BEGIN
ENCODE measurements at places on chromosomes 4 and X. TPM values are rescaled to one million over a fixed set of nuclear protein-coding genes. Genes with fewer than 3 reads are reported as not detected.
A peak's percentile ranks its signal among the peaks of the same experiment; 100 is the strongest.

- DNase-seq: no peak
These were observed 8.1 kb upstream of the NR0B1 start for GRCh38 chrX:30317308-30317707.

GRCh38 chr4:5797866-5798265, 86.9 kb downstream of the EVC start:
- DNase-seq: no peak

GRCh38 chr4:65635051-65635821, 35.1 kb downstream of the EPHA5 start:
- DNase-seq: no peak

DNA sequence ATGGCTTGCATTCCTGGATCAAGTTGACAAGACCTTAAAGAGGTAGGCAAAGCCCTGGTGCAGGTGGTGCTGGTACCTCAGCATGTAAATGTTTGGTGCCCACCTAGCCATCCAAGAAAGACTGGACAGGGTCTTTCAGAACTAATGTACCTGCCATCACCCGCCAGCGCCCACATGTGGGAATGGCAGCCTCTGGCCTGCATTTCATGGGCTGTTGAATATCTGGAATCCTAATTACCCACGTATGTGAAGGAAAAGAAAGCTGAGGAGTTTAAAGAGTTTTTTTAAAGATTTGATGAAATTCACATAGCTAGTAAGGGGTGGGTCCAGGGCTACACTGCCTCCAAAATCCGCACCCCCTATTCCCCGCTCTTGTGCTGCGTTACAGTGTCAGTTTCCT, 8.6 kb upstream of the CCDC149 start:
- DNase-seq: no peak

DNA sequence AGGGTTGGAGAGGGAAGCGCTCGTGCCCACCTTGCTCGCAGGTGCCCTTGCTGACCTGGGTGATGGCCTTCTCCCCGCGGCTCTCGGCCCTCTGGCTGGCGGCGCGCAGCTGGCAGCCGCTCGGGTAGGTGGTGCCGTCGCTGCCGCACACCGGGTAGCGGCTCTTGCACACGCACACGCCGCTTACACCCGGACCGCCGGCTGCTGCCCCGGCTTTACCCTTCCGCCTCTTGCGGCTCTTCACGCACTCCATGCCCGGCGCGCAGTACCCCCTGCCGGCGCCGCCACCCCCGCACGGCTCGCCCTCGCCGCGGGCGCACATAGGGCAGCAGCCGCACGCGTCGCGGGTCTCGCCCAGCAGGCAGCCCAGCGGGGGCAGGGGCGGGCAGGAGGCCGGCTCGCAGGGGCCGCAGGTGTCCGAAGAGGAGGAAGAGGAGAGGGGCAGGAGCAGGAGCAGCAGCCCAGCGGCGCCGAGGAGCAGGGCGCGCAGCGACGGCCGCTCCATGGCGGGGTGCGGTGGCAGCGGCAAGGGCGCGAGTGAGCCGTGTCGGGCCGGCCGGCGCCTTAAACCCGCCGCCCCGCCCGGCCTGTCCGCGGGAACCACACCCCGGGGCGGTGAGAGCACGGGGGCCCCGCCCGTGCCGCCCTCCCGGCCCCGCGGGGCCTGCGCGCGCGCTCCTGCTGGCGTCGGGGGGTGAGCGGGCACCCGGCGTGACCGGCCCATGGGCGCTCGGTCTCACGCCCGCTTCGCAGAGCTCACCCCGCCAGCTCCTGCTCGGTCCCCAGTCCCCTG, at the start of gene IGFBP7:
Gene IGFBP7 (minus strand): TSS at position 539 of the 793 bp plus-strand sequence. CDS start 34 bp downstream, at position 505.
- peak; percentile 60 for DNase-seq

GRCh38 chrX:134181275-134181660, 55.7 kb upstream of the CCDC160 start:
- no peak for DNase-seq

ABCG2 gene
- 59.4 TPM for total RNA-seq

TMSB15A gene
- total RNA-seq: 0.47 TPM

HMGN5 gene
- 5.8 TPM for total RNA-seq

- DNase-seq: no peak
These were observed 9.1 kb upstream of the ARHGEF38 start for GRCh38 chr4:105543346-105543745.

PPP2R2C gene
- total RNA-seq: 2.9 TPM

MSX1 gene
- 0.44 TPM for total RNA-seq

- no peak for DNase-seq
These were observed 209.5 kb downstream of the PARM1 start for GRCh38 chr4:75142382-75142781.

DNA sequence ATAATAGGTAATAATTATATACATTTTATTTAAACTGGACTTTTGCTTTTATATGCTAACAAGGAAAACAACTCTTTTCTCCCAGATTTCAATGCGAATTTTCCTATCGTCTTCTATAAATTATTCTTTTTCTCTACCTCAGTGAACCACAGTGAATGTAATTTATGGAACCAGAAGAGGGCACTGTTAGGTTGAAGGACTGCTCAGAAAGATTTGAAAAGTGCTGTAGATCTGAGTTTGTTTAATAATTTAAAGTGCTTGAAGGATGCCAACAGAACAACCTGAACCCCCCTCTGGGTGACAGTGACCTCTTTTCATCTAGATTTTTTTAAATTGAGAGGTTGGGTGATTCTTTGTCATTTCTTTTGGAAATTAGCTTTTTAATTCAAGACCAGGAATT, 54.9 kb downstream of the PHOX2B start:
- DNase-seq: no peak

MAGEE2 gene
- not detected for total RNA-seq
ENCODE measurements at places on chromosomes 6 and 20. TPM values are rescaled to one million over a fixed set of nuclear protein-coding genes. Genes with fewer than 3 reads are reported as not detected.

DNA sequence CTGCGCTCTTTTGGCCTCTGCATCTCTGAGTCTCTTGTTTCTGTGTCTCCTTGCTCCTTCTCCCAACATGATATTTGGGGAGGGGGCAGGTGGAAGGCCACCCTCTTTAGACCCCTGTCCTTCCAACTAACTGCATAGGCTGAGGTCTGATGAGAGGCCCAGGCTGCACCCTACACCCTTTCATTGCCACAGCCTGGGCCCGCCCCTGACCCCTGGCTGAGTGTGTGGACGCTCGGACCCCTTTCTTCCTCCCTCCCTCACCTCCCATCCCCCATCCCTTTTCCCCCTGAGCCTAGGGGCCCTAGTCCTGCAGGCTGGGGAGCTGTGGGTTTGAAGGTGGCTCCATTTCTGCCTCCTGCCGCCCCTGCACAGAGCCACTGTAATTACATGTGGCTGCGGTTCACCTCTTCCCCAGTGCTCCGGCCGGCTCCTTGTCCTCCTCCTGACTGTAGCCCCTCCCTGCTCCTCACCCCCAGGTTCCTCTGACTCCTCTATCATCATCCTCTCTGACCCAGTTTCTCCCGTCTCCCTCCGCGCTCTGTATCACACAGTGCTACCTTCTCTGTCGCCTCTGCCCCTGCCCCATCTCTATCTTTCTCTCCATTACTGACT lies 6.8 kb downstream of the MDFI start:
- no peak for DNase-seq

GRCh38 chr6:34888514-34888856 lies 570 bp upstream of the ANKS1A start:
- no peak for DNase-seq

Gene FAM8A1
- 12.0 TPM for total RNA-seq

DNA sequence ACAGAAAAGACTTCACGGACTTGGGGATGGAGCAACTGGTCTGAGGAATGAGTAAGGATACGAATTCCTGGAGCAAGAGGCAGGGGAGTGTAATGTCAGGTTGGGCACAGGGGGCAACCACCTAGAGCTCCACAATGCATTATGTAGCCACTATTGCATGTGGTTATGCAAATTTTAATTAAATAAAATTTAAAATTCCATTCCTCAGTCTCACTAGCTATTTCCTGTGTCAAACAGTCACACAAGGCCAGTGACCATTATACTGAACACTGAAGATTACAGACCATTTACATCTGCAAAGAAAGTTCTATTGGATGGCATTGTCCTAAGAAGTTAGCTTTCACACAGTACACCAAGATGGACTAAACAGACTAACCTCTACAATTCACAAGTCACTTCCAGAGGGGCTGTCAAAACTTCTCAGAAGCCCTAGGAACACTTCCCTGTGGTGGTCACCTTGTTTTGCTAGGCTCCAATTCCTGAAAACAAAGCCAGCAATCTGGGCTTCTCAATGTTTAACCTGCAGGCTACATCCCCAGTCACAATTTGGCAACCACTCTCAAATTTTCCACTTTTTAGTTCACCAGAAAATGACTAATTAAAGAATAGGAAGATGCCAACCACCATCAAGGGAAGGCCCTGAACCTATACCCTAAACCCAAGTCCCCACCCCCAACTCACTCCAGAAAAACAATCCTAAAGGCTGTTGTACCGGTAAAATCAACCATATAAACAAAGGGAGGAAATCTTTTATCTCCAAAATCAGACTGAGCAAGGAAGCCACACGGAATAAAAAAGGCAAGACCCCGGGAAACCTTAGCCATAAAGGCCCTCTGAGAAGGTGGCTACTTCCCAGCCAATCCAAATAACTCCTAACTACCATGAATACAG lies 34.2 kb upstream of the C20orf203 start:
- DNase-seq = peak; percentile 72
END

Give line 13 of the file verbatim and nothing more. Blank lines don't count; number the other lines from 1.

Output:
- peak; percentile 60 for DNase-seq